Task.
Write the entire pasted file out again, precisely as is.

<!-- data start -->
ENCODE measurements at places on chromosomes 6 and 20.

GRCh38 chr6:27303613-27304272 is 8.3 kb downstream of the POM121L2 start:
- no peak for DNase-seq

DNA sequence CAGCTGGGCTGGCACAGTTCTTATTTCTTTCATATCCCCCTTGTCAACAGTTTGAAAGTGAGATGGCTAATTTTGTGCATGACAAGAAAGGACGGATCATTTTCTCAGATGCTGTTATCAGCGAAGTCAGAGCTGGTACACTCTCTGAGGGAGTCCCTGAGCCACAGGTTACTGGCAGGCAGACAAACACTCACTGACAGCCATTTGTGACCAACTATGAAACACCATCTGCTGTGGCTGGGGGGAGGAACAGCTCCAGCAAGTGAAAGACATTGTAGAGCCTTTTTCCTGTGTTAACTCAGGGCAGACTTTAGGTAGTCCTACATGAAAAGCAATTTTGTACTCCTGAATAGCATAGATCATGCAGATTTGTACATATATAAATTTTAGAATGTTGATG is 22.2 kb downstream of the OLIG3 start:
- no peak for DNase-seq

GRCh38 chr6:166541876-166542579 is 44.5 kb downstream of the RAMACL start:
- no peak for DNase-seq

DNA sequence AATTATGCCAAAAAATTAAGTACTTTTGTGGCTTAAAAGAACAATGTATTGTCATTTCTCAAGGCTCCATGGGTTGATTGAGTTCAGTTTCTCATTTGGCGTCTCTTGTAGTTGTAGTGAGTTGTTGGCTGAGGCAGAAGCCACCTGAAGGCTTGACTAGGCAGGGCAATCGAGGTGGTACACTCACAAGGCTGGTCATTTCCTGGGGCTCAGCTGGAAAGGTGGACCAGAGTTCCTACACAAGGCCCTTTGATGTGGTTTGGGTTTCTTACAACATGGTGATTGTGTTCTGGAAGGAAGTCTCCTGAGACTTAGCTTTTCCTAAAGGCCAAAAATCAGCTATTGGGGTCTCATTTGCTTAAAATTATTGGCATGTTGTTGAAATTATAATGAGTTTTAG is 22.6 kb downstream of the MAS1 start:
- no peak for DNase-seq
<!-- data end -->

ENCODE measurements at places on chromosomes 6 and 20.

GRCh38 chr6:27303613-27304272 is 8.3 kb downstream of the POM121L2 start:
- no peak for DNase-seq

DNA sequence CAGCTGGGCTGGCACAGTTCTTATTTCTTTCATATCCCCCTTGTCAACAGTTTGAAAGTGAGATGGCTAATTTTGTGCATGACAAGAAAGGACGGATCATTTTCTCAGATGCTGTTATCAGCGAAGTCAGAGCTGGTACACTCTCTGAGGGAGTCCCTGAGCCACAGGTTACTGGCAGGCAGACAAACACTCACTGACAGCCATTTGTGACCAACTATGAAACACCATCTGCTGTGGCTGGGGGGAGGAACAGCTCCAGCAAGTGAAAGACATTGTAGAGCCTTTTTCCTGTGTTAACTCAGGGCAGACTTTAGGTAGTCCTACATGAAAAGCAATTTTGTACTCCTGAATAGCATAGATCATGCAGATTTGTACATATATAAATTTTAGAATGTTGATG is 22.2 kb downstream of the OLIG3 start:
- no peak for DNase-seq

GRCh38 chr6:166541876-166542579 is 44.5 kb downstream of the RAMACL start:
- no peak for DNase-seq

DNA sequence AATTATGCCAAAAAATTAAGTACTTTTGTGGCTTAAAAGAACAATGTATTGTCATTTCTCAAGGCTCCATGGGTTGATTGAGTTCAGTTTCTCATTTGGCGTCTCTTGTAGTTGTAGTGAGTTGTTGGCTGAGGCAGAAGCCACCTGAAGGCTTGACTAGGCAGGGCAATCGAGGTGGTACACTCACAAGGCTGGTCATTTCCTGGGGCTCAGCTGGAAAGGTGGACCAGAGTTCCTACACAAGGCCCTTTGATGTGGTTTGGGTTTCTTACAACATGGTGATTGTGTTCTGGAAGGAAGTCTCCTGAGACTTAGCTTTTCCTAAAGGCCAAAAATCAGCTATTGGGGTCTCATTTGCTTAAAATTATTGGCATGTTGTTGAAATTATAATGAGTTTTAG is 22.6 kb downstream of the MAS1 start:
- no peak for DNase-seq